By Tommy H. Thomason

Wednesday, February 27, 2013

Your Speed May Vary

Once upon a time, the U.S. Navy and Air Force vied with each other and the military services of foreign countries to set aircraft performance records in speed and altitude. Attempts at surpassing the existing records did not always reflect operational capability although the record-setting aircraft usually bore a much closer resemblance to their counterparts on the flight line than say, some of the air racers at Reno to their original configuration.

For example, in the days before jets had enough power to exceed the speed of sound in level flight and the attempt had to be made at an altitude just above the ground, the venue for the record attempt was increasingly someplace hot. The limit on speed had become the abrupt change in drag with Mach number. Mach number varied with air temperature. Higher temperatures meant a higher Mach number and therefore the airplane could achieve a higher speed over the ground.

However, the record aircraft were almost never stock. Engines vary more than you might think in terms of horsepower and thrust even before being tweaked for more. Engine and other limits were routinely exceeded at the expense of durability and safety. Removal of nonessential stuff, e.g. military equipment, to reduce drag and weight was a standard practice. (If guns and ammunition were carried, the fact was always worthy of note in the press release announcing the record.)

I was recently reminded of a couple of examples of somewhat more extensive modifications. The thrust provided by the J79 engines in the F4H-1 that then LtCol Robert Robinson (USMC) used to set a speed record of 1,606 mph in December 1961 was augmented by water injection.

 Robert F. Dorr Collection
If you look closely at the aft cockpit of the record setting airplane, you'll see what appears to be the water tank.
Note also the non-standard reinforcement of the windscreen. According to Robbie, the windscreen over-temperature light was on for most of the speed run, warning of imminent failure.

Needless to say, Phantoms in the fleet were not capable of anywhere near 1,600 mph.

Even more extensive modifications were made to a Navy HSS-2 in pursuit of a helicopter speed record. In February 1962, it was used to set a record of 210 mph versus a fleet Sea King's top speed of not much more than 150 mph.
 The most significant modification was the replacement of the landing gear with skids. It was also lightened as much as possible and tape and filler applied to reduce drag. For more on that project, see

Unofficial speed records were even more likely to approach bogus. One example is the well- publicized report that the XF4U-1 had demonstrated a speed of 400 mph. For a discussion of the unlikelihood of that, at least in late 1940, see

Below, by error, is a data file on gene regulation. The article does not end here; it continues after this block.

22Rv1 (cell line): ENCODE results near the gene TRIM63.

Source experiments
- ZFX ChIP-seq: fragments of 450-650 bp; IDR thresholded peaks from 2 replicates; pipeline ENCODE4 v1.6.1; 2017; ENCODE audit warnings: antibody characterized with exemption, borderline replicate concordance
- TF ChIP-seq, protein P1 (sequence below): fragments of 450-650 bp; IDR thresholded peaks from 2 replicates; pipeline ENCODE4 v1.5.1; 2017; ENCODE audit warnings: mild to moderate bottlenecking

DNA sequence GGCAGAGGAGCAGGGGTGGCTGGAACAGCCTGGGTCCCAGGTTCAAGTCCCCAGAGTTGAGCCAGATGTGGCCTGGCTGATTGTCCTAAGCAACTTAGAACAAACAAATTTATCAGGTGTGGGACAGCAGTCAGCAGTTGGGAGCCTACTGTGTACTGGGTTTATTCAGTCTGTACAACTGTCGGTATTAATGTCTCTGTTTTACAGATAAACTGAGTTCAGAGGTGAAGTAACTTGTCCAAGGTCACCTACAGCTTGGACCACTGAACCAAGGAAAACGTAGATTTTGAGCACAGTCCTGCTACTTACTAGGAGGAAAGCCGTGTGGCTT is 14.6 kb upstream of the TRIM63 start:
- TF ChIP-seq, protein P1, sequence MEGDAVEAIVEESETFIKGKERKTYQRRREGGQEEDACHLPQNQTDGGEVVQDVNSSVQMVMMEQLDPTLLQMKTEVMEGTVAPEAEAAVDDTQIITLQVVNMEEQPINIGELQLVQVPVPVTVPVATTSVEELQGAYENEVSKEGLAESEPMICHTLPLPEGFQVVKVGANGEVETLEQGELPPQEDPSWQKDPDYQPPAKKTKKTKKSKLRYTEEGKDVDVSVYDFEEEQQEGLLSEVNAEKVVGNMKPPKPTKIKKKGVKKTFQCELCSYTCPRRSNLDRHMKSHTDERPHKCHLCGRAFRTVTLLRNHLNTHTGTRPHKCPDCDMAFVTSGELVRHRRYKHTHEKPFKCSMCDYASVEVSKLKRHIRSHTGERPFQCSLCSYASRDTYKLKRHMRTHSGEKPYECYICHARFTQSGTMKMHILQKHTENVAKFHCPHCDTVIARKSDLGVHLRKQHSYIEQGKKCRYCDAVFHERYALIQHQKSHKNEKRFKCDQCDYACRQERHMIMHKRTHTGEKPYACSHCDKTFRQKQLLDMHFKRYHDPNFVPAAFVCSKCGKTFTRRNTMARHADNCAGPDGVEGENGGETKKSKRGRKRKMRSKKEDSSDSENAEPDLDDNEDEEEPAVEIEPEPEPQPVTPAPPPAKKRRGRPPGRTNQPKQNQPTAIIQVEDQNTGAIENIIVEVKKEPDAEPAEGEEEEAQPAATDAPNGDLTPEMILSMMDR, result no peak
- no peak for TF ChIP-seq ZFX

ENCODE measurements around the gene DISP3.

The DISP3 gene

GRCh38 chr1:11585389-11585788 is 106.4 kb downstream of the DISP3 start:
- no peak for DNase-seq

Sometimes the false claim was at least somewhat inadvertent. On 17 June 1980 during envelope expansion with a full load of research instrumentation and no particular attention paid to drag reduction, the Bell XV-15 tiltrotor research aircraft achieved a measured true air speed in level flight of 301 knots as first calculated by engineering.

Much celebration ensured and a press release immediately issued by marketing. As it turned out, the initial calculation failed to take into account the correction required on the outside air temperature measurement, understandably because it is negligible at the speeds that helicopters normally achieve. When recomputed correctly, the actual speed was a few knots less than 300. Bell management chose not to update the number since it had already been promulgated worldwide. In any event, the milestone did not have the expected impact because 301 knots—while roughly twice that of a helicopter not tricked out like the HSS-2—was half that achievable by a jet-powered VTOL like the Harrier. Not until the XV-15 flew at the Paris Air Show in 1981 and it was subsequently flown by guest pilots did the operational benefit of the tiltrotor concept become apparent to prospective customers.

Friday, February 15, 2013

COD Redux

Carrier Onboard Delivery (COD) is normally provided by an airplane that utilizes the arrested landing gear and catapult to arrive and depart. Shore-based helicopters sometimes deliver or pickup personnel and packages when a carrier is not too far away. Because of the drag of the rotor, helicopters have half the range or less of an airplane of the same size. (These CH-53Es are actually landing on Truman to refuel on their way to Kearsarge.)

The tiltrotor is an aircraft that combines the hover capability of the helicopter with the speed and range of a turboprop airplane. The Bell-Boeing V-22 is the first operational tiltrotor, initially assigned to Marine Corps for troop transport and logistics. Recently, VMX-22 conducted an evaluation aboard Bush of the V-22 as a supplement to the existing Grumman C-2 COD capability. One benefit is that the V-22 does not require the use of the catapult and arresting gear so it can takeoff and land regardless of the status of the spot aboard the carrier or existing flight operations.

Following the evaluation, the V-22s were loaded with Marine Corps and Navy personnel and their personal equipment for the flight back to the Marine Corps Base at Quantico, Virginia.

This is a picture taken a few years ago of V-22s in airplane mode used for enroute cruise.

This were not the first evaluation of the V-22 aboard an aircraft carrier. This picture was taken of a V-22 aboard Bush in March 2012, when night operations were part of the testing. An at-sea evaluation has also been accomplished aboard Truman.